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New Study Says That Long Run Really Isn’t Bad For Your Heart

So go ahead—squeeze in a run after work in honor of National Running Day!

For years you’ve heard it’s important to exercise—but wait, don’t exercise too much or you could cause some major harm, particularly to your heart. Now, researchers at University Saarland in Germany have found that years of heavy endurance exercise might not be as bad as everyone thought.

When Did Endurance Exercise Get a Bad Rep?
While scientists have discussed the hazards of being hardcore for years, findings from a 2012 study by Belgium scientists seemed to make the case against it. They found repeat, elite-level, endurance exercise can make the right heart ventricle bigger, causing long term damage, which ultimately could cause life-threatening conditions (and even sudden cardiac death).

The Update
The new study compared 33 male elite master athletes to 33 men who had not done any endurance exercise and were similar in age, weight, and height. The mix of athletes included former Olympians and Ironman participants who trained for approximately 30 years and continue to train for about 17 hours a week.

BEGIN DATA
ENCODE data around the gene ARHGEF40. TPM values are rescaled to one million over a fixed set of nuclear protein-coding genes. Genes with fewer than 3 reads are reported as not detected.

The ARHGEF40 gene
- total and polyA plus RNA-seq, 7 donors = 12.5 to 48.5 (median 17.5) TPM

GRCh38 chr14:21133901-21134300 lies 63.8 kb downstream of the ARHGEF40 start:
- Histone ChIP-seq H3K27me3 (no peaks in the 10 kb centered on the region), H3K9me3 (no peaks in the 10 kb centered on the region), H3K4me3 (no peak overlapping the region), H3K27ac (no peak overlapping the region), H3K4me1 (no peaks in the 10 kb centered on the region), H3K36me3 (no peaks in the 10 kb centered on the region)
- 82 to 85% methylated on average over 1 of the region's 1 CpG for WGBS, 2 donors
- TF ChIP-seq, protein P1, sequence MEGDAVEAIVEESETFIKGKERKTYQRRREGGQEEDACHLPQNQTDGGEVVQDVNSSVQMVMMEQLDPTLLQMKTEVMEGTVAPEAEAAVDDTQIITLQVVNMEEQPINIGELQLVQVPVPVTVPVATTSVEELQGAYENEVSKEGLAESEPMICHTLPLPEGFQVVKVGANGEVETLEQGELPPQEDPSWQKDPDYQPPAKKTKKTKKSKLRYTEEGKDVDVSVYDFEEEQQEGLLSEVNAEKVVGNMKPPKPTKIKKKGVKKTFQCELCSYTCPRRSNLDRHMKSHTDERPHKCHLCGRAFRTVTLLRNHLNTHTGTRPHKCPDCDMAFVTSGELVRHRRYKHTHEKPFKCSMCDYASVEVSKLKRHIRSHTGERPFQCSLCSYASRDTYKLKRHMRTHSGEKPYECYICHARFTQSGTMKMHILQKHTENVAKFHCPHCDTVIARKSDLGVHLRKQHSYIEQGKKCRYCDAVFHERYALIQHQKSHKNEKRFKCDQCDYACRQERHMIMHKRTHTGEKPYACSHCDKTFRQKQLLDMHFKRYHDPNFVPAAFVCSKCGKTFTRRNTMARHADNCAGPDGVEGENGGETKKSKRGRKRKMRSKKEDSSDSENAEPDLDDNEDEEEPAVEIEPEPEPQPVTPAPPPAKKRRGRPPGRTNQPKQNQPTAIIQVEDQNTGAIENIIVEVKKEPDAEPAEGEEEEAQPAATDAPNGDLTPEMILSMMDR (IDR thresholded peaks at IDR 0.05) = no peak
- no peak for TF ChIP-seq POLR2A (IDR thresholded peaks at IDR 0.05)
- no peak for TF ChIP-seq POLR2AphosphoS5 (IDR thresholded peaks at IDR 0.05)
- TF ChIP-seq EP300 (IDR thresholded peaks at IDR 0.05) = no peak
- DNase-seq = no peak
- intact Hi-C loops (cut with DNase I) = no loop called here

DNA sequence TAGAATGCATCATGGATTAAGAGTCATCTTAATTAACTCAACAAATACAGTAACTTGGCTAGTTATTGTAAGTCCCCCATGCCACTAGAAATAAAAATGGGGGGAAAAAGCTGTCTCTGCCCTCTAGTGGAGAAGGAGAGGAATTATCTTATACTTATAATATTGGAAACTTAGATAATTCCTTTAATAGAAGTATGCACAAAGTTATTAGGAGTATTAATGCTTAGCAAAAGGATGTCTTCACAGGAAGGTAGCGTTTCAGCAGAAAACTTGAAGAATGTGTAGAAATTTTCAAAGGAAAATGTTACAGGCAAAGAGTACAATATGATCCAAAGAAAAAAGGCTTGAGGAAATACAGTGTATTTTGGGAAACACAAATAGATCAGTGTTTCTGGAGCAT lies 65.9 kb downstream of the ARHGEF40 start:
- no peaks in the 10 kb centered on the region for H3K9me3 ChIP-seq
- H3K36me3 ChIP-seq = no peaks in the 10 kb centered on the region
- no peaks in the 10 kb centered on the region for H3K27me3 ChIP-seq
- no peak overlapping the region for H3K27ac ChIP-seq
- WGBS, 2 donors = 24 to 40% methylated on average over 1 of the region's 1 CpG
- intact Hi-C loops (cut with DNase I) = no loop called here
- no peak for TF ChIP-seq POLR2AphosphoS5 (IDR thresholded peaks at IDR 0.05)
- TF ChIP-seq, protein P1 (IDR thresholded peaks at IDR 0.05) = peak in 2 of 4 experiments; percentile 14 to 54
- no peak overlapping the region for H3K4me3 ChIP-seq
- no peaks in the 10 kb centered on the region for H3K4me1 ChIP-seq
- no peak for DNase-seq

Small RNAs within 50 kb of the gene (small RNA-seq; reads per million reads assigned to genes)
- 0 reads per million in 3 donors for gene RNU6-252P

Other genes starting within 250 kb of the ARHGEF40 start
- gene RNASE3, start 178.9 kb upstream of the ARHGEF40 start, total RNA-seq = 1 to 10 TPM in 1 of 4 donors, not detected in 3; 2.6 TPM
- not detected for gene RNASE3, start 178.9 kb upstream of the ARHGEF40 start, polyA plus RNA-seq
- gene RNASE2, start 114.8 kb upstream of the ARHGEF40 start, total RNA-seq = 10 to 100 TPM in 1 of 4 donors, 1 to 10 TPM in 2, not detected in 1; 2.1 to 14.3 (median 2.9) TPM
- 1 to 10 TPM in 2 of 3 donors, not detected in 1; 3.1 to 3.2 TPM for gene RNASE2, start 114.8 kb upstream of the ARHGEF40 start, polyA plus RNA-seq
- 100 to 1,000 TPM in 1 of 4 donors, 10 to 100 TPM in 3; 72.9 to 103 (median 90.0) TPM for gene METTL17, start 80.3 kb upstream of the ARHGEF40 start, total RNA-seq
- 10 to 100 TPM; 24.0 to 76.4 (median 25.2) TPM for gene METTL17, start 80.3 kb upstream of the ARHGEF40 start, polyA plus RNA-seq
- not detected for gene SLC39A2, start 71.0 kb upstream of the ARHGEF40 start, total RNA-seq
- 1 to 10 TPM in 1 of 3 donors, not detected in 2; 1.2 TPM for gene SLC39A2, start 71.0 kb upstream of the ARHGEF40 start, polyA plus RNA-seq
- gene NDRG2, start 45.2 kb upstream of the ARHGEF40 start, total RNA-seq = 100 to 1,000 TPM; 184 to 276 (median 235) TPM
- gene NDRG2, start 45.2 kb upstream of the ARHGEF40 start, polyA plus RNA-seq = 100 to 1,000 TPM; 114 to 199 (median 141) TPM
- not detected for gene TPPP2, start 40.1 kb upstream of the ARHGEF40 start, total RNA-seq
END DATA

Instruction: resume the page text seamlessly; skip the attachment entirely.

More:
Scientists did find that the athletes’ hearts were larger and stronger (as expected), but after cardiac testing, found no adverse affects.

“…We found no evidence of lasting damage, pathological enlargement or functional impairment of either the right or left ventricle in the athletes who had been doing long-term intensive elite-level endurance exercise,’ explains one of the researchers, Philipp Bohm, in a press release.

Of course, it’s important to schedule rest days and watch for warning signs when you push yourself too hard. But if you were wary about signing up for your next marathon, it’s probably OK—just make sure to train smart.

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